Wednesday, July 15, 2015

Does greenhouse effect increase the fuel consumption by aircraft?

Bill Z. has pointed out a new remarkable story in the media based on an article in Nature Climate Change,
Coupling between air travel and climate
by Karnauskas & 3 pals from Massachusetts and Wisconsin. It's another totally mad paper from the global warming causes everything department. These individuals claim that global warming makes airplanes slower and increases their fuel consumption.

The influence of AB on CD is nonzero for virtually all pairs AB and CD – except that the influences of most random things on most other random things are so tiny that no sensible person would ever talk about the influence. The topic of the Karnauskas et al. paper is clearly an example of these ludicrously small influences.

Karkauskas et al. decide that the flights could be up to 1% slower, due to some influence of global warming on jet streams and upper-level wind circulation patterns. The extra wind the aircraft need to overcome will increase the annual fuel expenses by $3 billion and exacerbate the global warming problems by increasing the carbon emissions. You don't need to read the Nature Climate Change or media articles because they don't contain anything that goes beyond the comments in this paragraph.

Let's believe that the CO2 really influences the wind patterns so substantially that the accumulated effect of CO2 over a few decades makes a 1% difference to the fuel consumption by the aircraft. I don't really believe that the impact could be this high – almost all remarkable claims like that boil down to the authors' manual "erasure" of all terms of one sign (they only consider the terms of the sign they like) – but let's ignore all this skepticism.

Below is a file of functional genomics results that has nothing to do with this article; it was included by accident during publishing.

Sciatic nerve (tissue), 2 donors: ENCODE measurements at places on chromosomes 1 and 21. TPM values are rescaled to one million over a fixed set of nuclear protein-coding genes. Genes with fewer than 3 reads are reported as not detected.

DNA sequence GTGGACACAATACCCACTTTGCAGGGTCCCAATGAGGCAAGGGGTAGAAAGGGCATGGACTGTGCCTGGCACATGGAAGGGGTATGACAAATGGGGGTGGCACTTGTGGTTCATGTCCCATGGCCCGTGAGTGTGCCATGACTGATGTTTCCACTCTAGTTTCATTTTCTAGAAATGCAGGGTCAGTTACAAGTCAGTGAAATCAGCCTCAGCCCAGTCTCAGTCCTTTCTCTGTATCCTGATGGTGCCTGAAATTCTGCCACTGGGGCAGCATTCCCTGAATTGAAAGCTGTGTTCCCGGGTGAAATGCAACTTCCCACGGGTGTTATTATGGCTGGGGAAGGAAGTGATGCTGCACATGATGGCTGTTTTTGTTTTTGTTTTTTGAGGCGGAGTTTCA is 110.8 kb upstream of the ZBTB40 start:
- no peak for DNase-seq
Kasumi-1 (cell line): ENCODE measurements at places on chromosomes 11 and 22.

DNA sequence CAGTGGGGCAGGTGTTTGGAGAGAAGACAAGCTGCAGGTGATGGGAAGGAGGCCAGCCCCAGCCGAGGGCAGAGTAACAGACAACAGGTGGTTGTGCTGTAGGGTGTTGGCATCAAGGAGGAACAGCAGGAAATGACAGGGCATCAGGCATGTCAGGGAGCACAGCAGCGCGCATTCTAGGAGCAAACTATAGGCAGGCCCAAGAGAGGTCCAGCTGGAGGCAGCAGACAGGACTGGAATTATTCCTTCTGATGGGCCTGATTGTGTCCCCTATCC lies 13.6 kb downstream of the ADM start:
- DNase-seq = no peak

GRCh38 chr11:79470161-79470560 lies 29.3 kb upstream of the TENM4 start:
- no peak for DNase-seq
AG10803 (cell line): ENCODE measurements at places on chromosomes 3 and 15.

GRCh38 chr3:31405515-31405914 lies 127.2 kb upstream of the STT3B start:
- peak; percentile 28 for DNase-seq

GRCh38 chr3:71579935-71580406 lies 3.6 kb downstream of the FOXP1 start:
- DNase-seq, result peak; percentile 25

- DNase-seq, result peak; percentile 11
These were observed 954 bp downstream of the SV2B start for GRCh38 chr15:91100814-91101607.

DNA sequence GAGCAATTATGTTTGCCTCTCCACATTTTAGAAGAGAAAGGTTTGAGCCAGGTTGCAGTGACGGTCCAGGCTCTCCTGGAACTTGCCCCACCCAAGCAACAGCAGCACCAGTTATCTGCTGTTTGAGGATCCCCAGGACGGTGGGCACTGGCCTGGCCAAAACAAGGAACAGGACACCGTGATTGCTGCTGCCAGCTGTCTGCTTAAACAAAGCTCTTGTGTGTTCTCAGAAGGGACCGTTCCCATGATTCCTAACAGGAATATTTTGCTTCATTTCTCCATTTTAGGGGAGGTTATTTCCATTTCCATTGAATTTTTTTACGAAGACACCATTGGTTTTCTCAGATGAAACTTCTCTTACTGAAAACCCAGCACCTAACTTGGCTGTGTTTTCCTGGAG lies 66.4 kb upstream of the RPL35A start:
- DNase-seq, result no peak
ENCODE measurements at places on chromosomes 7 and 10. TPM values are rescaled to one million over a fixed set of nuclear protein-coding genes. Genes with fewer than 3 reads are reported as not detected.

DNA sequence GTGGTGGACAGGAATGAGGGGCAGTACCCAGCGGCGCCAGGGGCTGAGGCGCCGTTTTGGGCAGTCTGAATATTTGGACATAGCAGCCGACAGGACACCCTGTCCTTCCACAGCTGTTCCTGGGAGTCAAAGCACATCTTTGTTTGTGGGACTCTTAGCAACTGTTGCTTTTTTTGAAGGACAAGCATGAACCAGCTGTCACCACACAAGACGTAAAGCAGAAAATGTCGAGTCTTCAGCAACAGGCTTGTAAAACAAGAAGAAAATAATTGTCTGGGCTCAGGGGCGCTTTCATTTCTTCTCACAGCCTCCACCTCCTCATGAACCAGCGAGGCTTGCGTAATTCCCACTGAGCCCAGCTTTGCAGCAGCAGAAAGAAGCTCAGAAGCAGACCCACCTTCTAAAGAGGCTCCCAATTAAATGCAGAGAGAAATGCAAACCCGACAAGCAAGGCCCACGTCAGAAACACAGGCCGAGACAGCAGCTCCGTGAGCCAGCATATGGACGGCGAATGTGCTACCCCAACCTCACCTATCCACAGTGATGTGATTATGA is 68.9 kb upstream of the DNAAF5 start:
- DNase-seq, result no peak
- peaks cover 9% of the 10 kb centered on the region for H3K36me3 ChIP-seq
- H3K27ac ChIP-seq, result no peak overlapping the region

The main question is: assuming that the 1% influence is right, does it matter?

The global oil production is increasing towards 100 million barrels a day. That's 36.5 billion barrels per year. Multiply it by the current oil price around $55 and you will get about $2 trillion per year.

The world oil producers sell oil worth about $2 trillion per year (slightly over 2% of the world's GDP of $80 trillion or so). If the price doubled, and the price was almost doubled just a year ago, it would be $4 trillion per year.

Now, those folks have calculated that due to their influence of the "global warming" on air travel, a difference that is being accumulated from a trend over many decades, the fuel consumption by the airlines increases by $3 billion per year. This is clearly just 0.15% of the total price of the oil produced, sold, and bought over the same period (one year).

So the "worrisome" increase of the fuel consumption by air travel is equivalent to the change of the oil price by 0.15%. Now, everyone who follows the oil price knows that the price dropped by 50% or so within a year. Just yesterday, within minutes after the Iran deal was announced, the price dropped by 2%.